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On a cold and rainy Sunday, June 19, 2022, I was in Bogotá, Colombia, to await the results of my country’s presidential election. Feeling fearful as well as hopeful, I settled into Lubianka Pub, a watering hole for demobilized veterans of FARC (Fuerzas Armadas Revolucionarias de Colombia), the Marxist-Leninist guerilla group that was locked in armed struggle for decades with right-wing paramilitary groups and the state’s security forces until an armistice was implemented in 2016.  

We gathered to hear if Colombian citizens, who had already decisively rejected the right-wing parties that had long governed the country, would elect an inexperienced populist Rodolfo Hernández, or Gustavo Petro, a veteran legislator and former guerrilla militant.

Just before 5:00 p.m., broadcasters announced that Gustavo Petro would become the next president of Colombia and everyone in the bar erupted in jubilation. Some of us cried; all of us started hugging.

On August 7, 2022, Gustavo Petro and Francia Márquez, the first Black woman to serve in high office, will lead the country’s first left-wing government. Their rise to power mirrors the resurgence of various left-wing politicians in other parts of Latin America, which is undergoing a striking ideological shift.  

Analyzing the results, Colombians’ mobilization to the polls increased significantly: 58 percent of the population voted in this runoff election, showing a decrease in abstentionism compared to the initial presidential election in May 2022 when 54 percent of the population voted, and in the 2018 elections when 53.98 percent voted. On the Colombian Pacific Coast, Indigenous and Afro communities went to the polls in massive numbers, showing the importance of this election for the ethnic communities who live there. In the departments of Cauca, Nariño, and Choco (which are on the Colombian Pacific Coast), Petro and ​​Márquez got 80 percent of the votes with almost 60 percent participation. On the Caribbean Coast, they won with almost 65 percent of the vote. This was the region with the highest voter turnout. The cities did their part as well. Bogotá, Cali, and Barranquilla, three of the four biggest cities in the country, increased their percentages. Petro and ​​Márquez achieved this by bringing new people to the polls.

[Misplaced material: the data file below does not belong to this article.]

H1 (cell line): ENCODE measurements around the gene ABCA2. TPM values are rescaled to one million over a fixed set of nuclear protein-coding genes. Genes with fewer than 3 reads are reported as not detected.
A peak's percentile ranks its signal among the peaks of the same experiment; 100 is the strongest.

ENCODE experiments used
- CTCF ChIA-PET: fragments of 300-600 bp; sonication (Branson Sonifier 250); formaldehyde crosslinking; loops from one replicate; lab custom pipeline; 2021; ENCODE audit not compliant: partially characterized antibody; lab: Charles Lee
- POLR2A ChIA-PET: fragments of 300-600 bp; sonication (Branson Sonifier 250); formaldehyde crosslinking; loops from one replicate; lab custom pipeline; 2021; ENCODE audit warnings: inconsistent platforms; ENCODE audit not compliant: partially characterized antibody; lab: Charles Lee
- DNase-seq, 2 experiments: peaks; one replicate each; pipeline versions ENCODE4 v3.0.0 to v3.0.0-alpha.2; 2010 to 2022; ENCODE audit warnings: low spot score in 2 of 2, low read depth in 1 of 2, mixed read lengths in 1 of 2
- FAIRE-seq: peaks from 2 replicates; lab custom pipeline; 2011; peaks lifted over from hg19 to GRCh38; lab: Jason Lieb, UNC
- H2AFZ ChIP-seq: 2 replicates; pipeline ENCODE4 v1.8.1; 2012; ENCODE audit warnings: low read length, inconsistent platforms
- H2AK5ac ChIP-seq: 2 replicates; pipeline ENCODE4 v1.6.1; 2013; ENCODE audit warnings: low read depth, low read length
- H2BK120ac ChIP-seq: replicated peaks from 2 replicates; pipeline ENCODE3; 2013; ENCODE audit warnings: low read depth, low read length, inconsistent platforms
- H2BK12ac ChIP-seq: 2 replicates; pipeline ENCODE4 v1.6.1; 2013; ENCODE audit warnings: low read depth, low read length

The results suggest that Colombia may be back on track to resume and finalize the peace process that had led to the demobilization of FARC in 2016, and the subsequent participation of veteran militants like Gustavo Petro in electoral politics, premised on a peaceful transfer of power. 

After the peace agreement had been signed, the president at the time, Juan Manuel Santos (2010-2018), organized a referendum asking the Colombian people whether or not they approved this Peace Agreement. Unfortunately, a majority of voters indicated they “did not approve,” opening the door to the 2018 election of the right-wing presidential candidate, Iván Duque, who blocked full implementation of the peace agreement by defunding various policy initiatives specified in it.

In their speeches on the night of June 19, both Petro and Márquez highlighted the importance of the recognition for the victims of the armed conflict, but also the need for reconciliation of our country. Petro talked about the need for a “Great National Deal,” where there will be no room for hate but for a national dialogue in which forgiveness and reconciliation are at the forefront. He highlighted the importance of the Colombian Constitution and the total respect for fundamental rights.

Márquez acknowledged the sacrifices made by all the activists who had been killed fighting for this moment, all the young protestors murdered for the social change in the country and all the women killed. She thanked all those that had worked and planted the seeds for resistance and hope. Both leaders highlighted the importance of reconciliation for this moment in the country.

Colombia may well be at a turning point. Since being elected, Petro has shown he is serious about reconciliation by meeting and opening a dialogue with almost all his opponents. He met with Rodolfo Hernández and ex-president Álvaro Uribe Vélez, who has long attacked Petro as a dangerous terrorist. At the same time, Petro welcomed a report from the Colombian Truth Commission and plans to implement all of its recommendations to secure peace in the country. In addition, the way in which he is staffing his Council of Ministers with officials committed to the peace process shows that he is serious.

Still, Petro will face multiple challenges. The rural areas in Colombia continue living in intense violence with the appearance of new armed groups connected to drug trafficking. There is a significant increase in communitarian and environmental leaders being assassinated, including the FARC ex-combatants. The outgoing government has left behind a minimal budget to facilitate the peace process.  

Nevertheless, as a sociologist-in-training who works with women in rural areas in Colombia, I see this as a moment of hope. I have seen how different social movements came together to elect Petro and Márquez. These movements have helped open new democratic spaces in Colombia. Perhaps, for all of us, Colombian society can become more just and more peaceful at last.

Aura Angelica Hernández Cárdenas is a PhD student in the sociology department at The New School for Social Research. Her research interests are connected with historical, environmental, and political sociology; Critical Agrarian Theory; and feminist theory with a focus on processes of resistance in rural communities in Latin America and gender issues within this context.